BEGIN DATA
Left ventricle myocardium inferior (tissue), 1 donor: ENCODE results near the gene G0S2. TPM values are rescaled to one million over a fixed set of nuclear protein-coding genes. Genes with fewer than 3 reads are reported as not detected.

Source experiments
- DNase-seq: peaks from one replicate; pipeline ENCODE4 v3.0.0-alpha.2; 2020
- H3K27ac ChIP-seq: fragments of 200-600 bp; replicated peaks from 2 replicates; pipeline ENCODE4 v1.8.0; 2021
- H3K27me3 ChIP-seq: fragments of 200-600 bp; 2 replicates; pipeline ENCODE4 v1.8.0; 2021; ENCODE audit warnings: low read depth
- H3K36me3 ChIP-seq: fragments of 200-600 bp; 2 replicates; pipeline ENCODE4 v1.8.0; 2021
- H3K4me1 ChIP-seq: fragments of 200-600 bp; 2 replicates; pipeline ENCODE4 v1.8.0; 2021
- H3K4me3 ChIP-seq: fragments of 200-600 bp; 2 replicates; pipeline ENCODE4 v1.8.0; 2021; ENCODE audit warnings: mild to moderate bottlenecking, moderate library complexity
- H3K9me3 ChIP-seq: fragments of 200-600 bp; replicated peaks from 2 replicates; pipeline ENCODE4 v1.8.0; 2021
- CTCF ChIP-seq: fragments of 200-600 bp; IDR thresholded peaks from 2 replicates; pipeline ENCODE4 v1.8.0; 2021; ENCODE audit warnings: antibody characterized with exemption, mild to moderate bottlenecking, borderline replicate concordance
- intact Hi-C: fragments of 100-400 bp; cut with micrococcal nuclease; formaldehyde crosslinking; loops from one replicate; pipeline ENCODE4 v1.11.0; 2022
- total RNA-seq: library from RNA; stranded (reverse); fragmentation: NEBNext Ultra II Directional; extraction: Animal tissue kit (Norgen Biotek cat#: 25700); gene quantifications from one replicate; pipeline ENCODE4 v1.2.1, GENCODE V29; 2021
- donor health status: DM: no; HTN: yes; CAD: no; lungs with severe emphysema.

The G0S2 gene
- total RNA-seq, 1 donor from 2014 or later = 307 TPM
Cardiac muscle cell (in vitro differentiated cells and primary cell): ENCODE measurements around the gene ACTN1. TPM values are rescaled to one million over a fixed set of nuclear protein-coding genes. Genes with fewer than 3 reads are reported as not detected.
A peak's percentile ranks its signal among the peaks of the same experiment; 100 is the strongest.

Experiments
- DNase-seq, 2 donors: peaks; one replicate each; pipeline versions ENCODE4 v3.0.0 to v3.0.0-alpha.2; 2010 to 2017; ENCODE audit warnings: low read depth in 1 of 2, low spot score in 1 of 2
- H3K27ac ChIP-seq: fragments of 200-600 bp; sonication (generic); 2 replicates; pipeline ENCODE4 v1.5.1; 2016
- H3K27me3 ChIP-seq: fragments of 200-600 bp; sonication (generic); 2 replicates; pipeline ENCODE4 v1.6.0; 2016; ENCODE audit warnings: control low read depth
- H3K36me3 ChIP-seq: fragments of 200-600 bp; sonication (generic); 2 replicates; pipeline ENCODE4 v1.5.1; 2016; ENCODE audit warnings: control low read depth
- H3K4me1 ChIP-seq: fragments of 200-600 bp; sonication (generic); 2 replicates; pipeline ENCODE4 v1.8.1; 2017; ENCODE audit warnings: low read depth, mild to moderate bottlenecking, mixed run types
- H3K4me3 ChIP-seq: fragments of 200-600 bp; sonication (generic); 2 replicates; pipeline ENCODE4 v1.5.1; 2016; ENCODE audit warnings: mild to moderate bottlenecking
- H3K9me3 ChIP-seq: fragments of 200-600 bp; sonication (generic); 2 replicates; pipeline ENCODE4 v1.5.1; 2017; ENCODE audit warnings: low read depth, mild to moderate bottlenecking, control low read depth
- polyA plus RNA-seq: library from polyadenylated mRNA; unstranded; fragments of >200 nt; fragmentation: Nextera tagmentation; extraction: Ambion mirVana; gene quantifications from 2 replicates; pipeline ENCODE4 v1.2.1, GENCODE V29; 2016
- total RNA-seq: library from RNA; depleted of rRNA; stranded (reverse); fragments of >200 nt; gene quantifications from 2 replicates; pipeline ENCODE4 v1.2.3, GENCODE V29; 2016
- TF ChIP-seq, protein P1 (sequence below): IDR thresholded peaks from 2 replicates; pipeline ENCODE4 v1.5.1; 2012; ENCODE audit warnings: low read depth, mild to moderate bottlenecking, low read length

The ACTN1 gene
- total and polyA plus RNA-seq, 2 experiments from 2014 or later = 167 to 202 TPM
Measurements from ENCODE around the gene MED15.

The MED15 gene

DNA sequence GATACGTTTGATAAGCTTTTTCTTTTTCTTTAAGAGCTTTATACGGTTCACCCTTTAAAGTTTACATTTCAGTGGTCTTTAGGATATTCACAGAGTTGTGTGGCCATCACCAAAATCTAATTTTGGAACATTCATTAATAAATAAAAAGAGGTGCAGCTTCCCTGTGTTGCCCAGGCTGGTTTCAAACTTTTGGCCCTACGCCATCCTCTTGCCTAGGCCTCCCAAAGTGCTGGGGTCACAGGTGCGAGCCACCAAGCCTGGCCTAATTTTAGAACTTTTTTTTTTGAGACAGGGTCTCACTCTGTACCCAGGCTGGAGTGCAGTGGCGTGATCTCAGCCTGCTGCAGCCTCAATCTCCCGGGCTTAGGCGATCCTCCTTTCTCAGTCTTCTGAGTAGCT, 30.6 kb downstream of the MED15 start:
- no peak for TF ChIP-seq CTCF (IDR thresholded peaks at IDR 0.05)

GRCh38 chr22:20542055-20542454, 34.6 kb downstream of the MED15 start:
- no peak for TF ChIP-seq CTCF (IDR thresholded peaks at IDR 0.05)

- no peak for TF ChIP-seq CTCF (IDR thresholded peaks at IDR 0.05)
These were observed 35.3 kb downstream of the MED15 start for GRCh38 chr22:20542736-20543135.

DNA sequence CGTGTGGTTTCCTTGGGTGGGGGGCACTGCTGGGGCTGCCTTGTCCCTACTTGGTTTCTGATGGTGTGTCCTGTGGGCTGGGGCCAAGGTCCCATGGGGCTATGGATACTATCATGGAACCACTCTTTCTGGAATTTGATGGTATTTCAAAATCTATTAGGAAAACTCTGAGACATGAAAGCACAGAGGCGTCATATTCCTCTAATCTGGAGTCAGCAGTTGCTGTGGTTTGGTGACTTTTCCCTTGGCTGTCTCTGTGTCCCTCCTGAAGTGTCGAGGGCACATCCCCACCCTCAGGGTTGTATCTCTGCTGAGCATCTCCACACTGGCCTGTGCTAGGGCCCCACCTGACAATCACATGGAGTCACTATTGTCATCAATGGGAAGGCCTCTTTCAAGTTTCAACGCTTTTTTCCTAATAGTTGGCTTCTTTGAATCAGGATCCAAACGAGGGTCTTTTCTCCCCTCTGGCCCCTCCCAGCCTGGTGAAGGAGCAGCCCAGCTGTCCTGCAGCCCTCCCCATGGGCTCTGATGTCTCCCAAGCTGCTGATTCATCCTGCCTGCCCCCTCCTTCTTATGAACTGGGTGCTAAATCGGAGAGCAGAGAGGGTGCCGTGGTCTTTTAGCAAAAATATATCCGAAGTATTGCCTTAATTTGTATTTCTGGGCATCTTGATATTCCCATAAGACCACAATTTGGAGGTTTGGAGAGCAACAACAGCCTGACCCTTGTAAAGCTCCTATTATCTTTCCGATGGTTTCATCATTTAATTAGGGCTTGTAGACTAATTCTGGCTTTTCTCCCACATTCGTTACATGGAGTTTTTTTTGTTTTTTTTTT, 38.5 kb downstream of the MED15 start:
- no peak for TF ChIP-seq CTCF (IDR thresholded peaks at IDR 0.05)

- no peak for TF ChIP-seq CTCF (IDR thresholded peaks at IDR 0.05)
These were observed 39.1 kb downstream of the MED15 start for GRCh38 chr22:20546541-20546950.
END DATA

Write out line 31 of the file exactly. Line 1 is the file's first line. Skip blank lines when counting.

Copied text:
Measurements from ENCODE around the gene MED15.